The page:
a couple of gardening poems….my new meditation (tomorrow there will be photos!)

gardening II

all my verse is about gardening
these days, the rains that feed,
the weeds that choke (which is
their right to do), the late frost
that kills the tender shoots from seeds
I planted too early.

my sunflowers are quite the ladies,
bashful, tender, as they approach
their flowering stage, the carrots
need more thinning, their tops
the brightest green, and the turnip
leaves too tough to eat.

but one of the weeds has edible
leaves – I’ll think I’ll let it grow.

gardening I

gardening has given me
a different relationship
with the environment
than what I had before –

weather, mainly.
I fret a bit when it’s been dry –
and I worry when it rains
too long or too hard

or too frequently –
weeds are so much more adaptable –
and I have seeds in the ground,
and skin in the game.

3 thoughts on “a couple of gardening poems….my new meditation (tomorrow there will be photos!)

  1. Hey RD–Wonderful poems! As an avid gardener for almost 50 years, I appreciate the glimmers of positive sentiments you direct towards the volunteers in your garden, and the partial reprieve you grant the one you found had an edible root.Yet you persist in using the pejorative “weed” — I would abandon the word, let it compost (it’s even worse in Spanish, where the common term is “malas hierbas”). Volunteer is such a lively, energetic word! And it gives a better reflection of our relationship with these natives and invaders, so that cultivation becomes giving the positive attention to our cultivars that they need – which admittedly often means giving them more room by removing some volunteers… I just always try to keep some corner and edge spots where the volunteers get to do their thing, and every once in a while I let one take a prime spot–had a magnificent Yellow Dock a couple of years ago, the most striking plant in the garden, even when it went to seed and dried to a deep, dark red. My wife was not pleased, but I insisted.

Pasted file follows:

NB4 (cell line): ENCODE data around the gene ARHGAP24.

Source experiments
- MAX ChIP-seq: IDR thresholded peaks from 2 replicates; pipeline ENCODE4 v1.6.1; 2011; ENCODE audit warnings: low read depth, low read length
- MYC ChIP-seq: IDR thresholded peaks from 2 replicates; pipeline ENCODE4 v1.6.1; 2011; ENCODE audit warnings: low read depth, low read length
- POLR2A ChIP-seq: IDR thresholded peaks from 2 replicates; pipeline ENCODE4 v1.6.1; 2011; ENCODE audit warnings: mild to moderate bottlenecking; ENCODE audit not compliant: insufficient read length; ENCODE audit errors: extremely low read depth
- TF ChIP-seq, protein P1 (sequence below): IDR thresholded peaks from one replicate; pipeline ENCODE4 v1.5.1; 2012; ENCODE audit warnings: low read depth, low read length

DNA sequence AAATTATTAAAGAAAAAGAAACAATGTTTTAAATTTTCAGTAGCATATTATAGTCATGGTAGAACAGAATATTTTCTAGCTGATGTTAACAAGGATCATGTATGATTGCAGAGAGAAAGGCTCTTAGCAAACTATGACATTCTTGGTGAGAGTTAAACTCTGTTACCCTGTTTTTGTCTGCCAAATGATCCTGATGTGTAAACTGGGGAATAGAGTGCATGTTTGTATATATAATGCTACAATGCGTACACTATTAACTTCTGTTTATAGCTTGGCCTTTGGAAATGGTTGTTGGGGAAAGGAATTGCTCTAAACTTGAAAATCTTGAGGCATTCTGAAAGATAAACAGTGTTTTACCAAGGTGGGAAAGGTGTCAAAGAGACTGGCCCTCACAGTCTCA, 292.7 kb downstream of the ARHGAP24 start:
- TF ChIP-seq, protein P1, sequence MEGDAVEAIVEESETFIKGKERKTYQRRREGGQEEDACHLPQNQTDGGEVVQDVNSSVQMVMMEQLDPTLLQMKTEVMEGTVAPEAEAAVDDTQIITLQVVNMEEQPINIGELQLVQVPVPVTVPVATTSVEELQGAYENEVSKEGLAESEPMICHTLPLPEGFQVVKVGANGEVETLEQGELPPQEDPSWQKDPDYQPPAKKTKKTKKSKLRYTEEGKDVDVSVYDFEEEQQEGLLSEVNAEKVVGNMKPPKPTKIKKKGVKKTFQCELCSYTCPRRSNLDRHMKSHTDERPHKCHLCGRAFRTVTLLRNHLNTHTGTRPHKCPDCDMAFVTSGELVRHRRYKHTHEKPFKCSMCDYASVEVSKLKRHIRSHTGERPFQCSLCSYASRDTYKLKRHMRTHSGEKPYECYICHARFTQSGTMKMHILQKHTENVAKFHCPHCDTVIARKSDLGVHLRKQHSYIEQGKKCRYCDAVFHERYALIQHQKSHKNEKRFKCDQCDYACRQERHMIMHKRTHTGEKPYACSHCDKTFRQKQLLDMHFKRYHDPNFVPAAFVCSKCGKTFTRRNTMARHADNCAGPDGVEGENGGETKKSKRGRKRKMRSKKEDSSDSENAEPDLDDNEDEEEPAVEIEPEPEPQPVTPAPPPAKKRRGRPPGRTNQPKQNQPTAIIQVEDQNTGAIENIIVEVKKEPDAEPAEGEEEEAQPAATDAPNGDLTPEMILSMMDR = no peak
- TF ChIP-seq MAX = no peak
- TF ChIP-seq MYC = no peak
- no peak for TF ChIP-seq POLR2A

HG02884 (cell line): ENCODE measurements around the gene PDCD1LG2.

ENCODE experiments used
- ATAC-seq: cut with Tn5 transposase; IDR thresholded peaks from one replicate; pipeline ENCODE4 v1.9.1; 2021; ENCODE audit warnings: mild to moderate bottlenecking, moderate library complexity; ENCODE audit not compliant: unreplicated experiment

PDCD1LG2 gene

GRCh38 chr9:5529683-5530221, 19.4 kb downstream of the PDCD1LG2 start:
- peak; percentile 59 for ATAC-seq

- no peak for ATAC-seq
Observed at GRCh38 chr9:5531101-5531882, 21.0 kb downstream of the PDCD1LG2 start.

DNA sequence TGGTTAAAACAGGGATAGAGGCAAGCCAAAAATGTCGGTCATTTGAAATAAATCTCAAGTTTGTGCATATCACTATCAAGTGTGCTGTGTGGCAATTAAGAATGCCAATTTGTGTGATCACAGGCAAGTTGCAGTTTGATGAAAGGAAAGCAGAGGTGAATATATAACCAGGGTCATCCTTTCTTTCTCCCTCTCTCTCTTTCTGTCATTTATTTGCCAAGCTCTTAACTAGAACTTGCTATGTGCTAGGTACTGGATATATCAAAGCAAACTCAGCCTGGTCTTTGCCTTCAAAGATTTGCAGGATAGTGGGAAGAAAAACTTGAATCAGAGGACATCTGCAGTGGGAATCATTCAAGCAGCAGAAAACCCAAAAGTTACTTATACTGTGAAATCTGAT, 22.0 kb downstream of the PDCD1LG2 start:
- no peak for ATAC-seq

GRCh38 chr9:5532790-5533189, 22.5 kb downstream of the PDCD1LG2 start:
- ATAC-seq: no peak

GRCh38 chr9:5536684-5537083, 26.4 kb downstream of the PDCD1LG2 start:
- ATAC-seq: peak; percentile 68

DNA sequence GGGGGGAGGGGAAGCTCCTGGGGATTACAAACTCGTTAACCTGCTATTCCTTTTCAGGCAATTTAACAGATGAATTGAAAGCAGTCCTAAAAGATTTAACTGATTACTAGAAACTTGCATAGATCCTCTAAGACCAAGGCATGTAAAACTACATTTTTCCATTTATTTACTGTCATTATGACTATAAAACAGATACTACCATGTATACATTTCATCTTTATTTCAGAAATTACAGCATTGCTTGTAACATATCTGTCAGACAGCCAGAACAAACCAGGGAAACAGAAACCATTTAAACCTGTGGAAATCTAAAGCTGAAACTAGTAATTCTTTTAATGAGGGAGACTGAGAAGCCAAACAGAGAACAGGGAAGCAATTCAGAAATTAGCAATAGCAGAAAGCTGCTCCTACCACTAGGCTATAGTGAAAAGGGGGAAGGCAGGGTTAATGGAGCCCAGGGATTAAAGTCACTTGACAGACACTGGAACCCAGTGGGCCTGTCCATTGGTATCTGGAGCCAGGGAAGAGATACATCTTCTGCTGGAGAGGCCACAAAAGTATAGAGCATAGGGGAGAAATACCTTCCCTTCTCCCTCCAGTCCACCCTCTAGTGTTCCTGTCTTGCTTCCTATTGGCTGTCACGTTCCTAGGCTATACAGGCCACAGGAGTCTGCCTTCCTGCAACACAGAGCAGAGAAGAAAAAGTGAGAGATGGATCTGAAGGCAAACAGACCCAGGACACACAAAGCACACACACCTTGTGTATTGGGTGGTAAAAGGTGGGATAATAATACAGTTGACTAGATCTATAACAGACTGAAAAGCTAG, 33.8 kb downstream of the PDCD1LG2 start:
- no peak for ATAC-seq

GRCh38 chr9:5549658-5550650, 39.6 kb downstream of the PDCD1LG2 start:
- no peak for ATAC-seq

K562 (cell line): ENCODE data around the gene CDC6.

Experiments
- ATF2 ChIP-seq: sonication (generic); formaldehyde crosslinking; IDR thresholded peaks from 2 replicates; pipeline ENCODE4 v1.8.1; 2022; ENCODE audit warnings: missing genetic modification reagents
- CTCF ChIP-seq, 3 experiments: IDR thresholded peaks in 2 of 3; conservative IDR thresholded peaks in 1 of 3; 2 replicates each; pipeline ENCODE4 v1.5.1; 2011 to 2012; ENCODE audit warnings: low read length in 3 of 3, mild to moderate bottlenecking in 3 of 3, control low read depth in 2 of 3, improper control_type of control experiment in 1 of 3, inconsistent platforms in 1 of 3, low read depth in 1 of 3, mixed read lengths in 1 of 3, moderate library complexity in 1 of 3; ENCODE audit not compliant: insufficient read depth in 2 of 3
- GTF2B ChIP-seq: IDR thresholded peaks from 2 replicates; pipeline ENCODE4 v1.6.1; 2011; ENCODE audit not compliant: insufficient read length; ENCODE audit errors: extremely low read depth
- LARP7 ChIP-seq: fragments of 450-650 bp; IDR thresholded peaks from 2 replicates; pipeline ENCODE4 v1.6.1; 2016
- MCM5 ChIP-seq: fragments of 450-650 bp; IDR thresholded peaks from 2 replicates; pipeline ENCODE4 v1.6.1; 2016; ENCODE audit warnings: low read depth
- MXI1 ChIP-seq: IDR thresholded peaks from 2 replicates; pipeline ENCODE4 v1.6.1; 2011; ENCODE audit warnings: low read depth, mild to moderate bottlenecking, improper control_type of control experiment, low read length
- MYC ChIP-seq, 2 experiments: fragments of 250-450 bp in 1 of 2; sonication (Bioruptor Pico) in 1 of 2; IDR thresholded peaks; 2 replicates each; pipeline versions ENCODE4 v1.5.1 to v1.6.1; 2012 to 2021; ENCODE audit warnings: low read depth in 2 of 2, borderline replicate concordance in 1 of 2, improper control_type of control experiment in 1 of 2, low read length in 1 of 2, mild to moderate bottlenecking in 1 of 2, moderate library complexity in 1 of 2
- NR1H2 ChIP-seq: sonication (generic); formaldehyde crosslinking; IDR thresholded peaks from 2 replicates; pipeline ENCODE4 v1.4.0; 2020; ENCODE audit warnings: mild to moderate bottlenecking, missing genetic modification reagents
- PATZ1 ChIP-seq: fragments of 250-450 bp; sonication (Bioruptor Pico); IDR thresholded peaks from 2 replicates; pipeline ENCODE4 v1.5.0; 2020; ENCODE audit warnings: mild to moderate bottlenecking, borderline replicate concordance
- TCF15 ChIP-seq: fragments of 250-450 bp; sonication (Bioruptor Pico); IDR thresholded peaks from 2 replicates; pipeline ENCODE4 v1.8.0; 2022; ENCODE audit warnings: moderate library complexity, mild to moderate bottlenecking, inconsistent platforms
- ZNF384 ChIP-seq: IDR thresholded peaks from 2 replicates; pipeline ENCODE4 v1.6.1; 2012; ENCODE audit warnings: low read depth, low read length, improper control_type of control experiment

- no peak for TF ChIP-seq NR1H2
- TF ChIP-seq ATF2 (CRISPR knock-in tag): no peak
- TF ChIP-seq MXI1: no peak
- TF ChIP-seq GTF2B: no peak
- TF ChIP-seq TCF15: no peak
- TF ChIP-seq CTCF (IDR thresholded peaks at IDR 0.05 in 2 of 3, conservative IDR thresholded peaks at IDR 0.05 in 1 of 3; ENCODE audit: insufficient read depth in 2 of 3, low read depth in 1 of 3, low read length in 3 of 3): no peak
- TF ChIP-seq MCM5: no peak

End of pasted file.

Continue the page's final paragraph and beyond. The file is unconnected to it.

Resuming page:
• Agree. “weed” is a bit perjorative. But is the world ready for “native species?” How about “the fittest for survival?”


      • Well, now we’re wading even deeper into philosophical musings… Michio Kushi of Macrobiotics fame said he always chose the saddest looking vegetables at the market because he knew no one else would.
        I reject the whole competitive frame. A garden, like a classroom, is a collaborative phenomenon, and everyone should get a chance to do their thing without comparative rating or ranking. We’re all here to grow/learn, and each of us has different needs. “Fair is not always equal.”


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